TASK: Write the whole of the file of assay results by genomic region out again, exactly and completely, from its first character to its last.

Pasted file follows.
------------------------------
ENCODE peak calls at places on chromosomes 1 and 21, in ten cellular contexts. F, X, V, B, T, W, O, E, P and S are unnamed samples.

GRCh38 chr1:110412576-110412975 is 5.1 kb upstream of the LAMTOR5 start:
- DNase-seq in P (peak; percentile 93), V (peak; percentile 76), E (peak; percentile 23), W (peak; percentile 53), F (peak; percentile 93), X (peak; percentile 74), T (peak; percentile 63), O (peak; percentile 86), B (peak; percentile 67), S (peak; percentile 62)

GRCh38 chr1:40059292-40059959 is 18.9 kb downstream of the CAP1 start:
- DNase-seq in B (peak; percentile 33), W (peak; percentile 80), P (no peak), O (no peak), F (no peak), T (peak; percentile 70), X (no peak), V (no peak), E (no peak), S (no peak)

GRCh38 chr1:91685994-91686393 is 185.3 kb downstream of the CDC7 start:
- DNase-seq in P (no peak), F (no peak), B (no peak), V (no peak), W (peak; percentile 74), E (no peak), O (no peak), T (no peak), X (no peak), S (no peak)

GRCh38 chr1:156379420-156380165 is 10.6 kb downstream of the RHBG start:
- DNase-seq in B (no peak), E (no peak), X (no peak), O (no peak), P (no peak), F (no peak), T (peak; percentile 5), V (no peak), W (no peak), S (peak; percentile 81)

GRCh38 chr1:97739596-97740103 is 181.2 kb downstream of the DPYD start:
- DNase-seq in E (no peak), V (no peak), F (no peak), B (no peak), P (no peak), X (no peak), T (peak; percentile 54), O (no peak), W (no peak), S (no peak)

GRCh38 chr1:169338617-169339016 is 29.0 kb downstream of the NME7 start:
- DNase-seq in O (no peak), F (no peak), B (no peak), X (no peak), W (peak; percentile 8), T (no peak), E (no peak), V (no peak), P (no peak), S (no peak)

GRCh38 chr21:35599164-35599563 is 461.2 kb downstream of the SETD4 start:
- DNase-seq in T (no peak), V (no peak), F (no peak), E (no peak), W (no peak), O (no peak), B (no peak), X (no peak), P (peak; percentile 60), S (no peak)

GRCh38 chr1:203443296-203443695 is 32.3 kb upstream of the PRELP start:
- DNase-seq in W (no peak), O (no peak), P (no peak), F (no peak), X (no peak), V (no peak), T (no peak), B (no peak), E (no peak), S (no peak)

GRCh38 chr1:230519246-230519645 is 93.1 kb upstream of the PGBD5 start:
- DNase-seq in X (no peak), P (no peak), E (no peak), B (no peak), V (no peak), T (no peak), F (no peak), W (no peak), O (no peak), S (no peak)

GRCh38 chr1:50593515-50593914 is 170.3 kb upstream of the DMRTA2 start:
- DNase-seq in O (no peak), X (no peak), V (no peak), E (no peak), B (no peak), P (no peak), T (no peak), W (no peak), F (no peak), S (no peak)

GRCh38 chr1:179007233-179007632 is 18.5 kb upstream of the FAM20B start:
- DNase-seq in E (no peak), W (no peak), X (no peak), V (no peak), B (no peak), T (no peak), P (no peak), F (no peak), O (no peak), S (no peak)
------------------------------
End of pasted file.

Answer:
ENCODE peak calls at places on chromosomes 1 and 21, in ten cellular contexts. F, X, V, B, T, W, O, E, P and S are unnamed samples.

GRCh38 chr1:110412576-110412975 is 5.1 kb upstream of the LAMTOR5 start:
- DNase-seq in P (peak; percentile 93), V (peak; percentile 76), E (peak; percentile 23), W (peak; percentile 53), F (peak; percentile 93), X (peak; percentile 74), T (peak; percentile 63), O (peak; percentile 86), B (peak; percentile 67), S (peak; percentile 62)

GRCh38 chr1:40059292-40059959 is 18.9 kb downstream of the CAP1 start:
- DNase-seq in B (peak; percentile 33), W (peak; percentile 80), P (no peak), O (no peak), F (no peak), T (peak; percentile 70), X (no peak), V (no peak), E (no peak), S (no peak)

GRCh38 chr1:91685994-91686393 is 185.3 kb downstream of the CDC7 start:
- DNase-seq in P (no peak), F (no peak), B (no peak), V (no peak), W (peak; percentile 74), E (no peak), O (no peak), T (no peak), X (no peak), S (no peak)

GRCh38 chr1:156379420-156380165 is 10.6 kb downstream of the RHBG start:
- DNase-seq in B (no peak), E (no peak), X (no peak), O (no peak), P (no peak), F (no peak), T (peak; percentile 5), V (no peak), W (no peak), S (peak; percentile 81)

GRCh38 chr1:97739596-97740103 is 181.2 kb downstream of the DPYD start:
- DNase-seq in E (no peak), V (no peak), F (no peak), B (no peak), P (no peak), X (no peak), T (peak; percentile 54), O (no peak), W (no peak), S (no peak)

GRCh38 chr1:169338617-169339016 is 29.0 kb downstream of the NME7 start:
- DNase-seq in O (no peak), F (no peak), B (no peak), X (no peak), W (peak; percentile 8), T (no peak), E (no peak), V (no peak), P (no peak), S (no peak)

GRCh38 chr21:35599164-35599563 is 461.2 kb downstream of the SETD4 start:
- DNase-seq in T (no peak), V (no peak), F (no peak), E (no peak), W (no peak), O (no peak), B (no peak), X (no peak), P (peak; percentile 60), S (no peak)

GRCh38 chr1:203443296-203443695 is 32.3 kb upstream of the PRELP start:
- DNase-seq in W (no peak), O (no peak), P (no peak), F (no peak), X (no peak), V (no peak), T (no peak), B (no peak), E (no peak), S (no peak)

GRCh38 chr1:230519246-230519645 is 93.1 kb upstream of the PGBD5 start:
- DNase-seq in X (no peak), P (no peak), E (no peak), B (no peak), V (no peak), T (no peak), F (no peak), W (no peak), O (no peak), S (no peak)

GRCh38 chr1:50593515-50593914 is 170.3 kb upstream of the DMRTA2 start:
- DNase-seq in O (no peak), X (no peak), V (no peak), E (no peak), B (no peak), P (no peak), T (no peak), W (no peak), F (no peak), S (no peak)

GRCh38 chr1:179007233-179007632 is 18.5 kb upstream of the FAM20B start:
- DNase-seq in E (no peak), W (no peak), X (no peak), V (no peak), B (no peak), T (no peak), P (no peak), F (no peak), O (no peak), S (no peak)